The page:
|The hell I can't...|
“Butter is BAAAD for you!” they would chide with a certain tone of superiority. "It has too much cholesterol!"
|Does this look like wood to you?|
As you might’ve guessed by now, there’s an architectural connection here. Like margarine, there are a whole host of building materials that claim to be “just like” something else. Some are good substitutes; many are not. The simple reason for this is that any product basing its appeal on a resemblance to something else is, by definition, inferior. So if you like the look of the products for themselves, great. But if you’re hoping to fool someone, forget it. Let’s take a look at some of the margarine materials:
|Ahem—not that believable as shakes.|
If easy maintenance is of prime concern, vinyl or aluminum siding are fine choices. But if you’re serious about your siding looking like wood, buy wood.
|"The Look of True Divided Lites"? |
Come on, who are these guys fooling?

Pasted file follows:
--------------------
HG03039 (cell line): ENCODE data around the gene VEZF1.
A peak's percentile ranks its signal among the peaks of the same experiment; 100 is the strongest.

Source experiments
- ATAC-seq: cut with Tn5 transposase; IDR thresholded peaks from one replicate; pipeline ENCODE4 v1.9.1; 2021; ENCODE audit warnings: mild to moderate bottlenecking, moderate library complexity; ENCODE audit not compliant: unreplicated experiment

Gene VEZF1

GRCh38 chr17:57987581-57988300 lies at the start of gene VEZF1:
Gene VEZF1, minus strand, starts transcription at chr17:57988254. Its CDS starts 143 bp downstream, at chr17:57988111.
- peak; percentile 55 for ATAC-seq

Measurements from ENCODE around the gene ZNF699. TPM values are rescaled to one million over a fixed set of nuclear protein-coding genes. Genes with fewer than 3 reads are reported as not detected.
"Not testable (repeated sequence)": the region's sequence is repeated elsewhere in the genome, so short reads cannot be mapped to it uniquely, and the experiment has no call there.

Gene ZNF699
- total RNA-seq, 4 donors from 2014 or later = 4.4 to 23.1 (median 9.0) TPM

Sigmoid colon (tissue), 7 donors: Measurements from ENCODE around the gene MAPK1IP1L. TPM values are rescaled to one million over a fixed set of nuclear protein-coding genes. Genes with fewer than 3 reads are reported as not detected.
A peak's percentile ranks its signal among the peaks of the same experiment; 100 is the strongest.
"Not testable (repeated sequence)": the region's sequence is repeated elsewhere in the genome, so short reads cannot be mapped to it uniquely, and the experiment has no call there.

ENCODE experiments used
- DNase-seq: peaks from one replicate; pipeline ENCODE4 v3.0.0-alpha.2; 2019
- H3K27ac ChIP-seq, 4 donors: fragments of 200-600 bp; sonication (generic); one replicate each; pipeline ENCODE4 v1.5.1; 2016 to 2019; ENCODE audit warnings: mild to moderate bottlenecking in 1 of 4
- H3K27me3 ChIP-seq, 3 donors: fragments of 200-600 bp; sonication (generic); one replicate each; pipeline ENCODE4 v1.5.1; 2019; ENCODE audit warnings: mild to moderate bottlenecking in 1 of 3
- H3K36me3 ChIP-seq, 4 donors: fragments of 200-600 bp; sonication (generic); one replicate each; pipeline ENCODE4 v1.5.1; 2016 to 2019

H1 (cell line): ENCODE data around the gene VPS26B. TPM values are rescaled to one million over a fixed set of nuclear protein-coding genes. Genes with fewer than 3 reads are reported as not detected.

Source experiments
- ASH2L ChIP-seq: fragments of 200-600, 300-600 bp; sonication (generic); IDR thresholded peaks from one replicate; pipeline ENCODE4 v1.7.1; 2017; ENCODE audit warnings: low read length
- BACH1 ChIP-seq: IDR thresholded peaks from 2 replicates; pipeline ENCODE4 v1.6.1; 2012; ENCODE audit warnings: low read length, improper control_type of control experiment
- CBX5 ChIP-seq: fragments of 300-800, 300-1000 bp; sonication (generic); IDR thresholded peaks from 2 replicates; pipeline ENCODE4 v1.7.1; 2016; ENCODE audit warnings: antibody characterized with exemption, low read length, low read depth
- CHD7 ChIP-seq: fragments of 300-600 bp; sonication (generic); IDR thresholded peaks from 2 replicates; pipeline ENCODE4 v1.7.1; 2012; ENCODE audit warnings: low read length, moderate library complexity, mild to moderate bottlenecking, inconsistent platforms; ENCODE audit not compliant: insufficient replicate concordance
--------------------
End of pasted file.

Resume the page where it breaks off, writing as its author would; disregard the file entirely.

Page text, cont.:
|Not all imitations are as bad as those above.|
Take this stone urn, for example.
(It's fiber glass).
To end on a positive note, however, there are a lot of substitute materials that work just great. Many stone and brick veneers, for example, are just about indistinguishable from the real thing when properly installed. I’ve even seen some “stone” urns mounted high on a building that fooled me for years: they were actually fiber glass, and hence were infinitely more earthquake-safe than the genuine product.
Likewise, lots of plastic laminates look so much like granite or marble that I’ve had to touch them (they’re warmer than the real thing) to be sure they're not the real deal. So there really are good reasons to use a “fake” product on occasion. But as the cola ad used to say, “Ain’t nothin’ like the real thing.”